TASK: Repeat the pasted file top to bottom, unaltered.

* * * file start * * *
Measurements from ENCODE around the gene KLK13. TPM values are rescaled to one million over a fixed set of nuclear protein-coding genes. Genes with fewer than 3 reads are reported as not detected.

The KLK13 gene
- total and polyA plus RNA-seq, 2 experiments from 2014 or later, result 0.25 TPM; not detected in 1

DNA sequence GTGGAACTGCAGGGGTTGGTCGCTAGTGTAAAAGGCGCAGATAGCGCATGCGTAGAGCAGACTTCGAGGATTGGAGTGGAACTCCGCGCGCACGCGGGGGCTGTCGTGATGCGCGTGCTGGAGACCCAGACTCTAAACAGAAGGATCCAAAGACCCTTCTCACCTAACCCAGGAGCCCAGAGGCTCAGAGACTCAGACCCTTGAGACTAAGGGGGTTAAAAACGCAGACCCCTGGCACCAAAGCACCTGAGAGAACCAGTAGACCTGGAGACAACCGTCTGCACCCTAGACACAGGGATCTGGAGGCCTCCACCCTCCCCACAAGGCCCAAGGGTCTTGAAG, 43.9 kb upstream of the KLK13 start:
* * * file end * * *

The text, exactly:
Measurements from ENCODE around the gene KLK13. TPM values are rescaled to one million over a fixed set of nuclear protein-coding genes. Genes with fewer than 3 reads are reported as not detected.

The KLK13 gene
- total and polyA plus RNA-seq, 2 experiments from 2014 or later, result 0.25 TPM; not detected in 1

DNA sequence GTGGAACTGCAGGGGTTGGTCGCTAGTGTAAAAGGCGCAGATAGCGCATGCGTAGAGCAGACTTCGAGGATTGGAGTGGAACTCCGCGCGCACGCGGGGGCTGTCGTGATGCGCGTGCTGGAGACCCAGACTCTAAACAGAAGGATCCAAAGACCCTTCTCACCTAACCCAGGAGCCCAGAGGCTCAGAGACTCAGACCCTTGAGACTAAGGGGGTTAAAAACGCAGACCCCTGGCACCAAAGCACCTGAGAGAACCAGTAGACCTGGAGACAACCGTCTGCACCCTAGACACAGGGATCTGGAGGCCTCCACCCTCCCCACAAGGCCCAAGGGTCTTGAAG, 43.9 kb upstream of the KLK13 start: